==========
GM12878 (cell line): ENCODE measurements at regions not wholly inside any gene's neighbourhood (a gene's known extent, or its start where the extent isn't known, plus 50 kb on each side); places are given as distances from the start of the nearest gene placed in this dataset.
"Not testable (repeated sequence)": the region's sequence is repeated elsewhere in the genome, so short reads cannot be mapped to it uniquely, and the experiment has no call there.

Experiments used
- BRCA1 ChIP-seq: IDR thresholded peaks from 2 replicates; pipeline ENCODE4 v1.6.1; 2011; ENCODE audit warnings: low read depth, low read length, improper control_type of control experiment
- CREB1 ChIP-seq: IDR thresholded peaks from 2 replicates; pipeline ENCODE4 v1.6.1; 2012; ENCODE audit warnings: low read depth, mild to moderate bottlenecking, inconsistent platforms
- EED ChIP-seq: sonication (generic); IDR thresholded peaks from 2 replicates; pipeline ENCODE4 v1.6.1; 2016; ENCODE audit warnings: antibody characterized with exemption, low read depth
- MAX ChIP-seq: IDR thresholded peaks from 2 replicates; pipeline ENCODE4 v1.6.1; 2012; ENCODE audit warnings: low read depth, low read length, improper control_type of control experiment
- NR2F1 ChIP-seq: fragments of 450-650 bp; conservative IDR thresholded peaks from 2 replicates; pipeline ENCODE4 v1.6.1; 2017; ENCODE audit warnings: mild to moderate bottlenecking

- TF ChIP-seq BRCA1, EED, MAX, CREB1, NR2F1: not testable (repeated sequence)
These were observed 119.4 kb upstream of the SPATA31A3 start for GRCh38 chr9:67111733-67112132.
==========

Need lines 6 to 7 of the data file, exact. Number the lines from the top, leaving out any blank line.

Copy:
- EED ChIP-seq: sonication (generic); IDR thresholded peaks from 2 replicates; pipeline ENCODE4 v1.6.1; 2016; ENCODE audit warnings: antibody characterized with exemption, low read depth
- MAX ChIP-seq: IDR thresholded peaks from 2 replicates; pipeline ENCODE4 v1.6.1; 2012; ENCODE audit warnings: low read depth, low read length, improper control_type of control experiment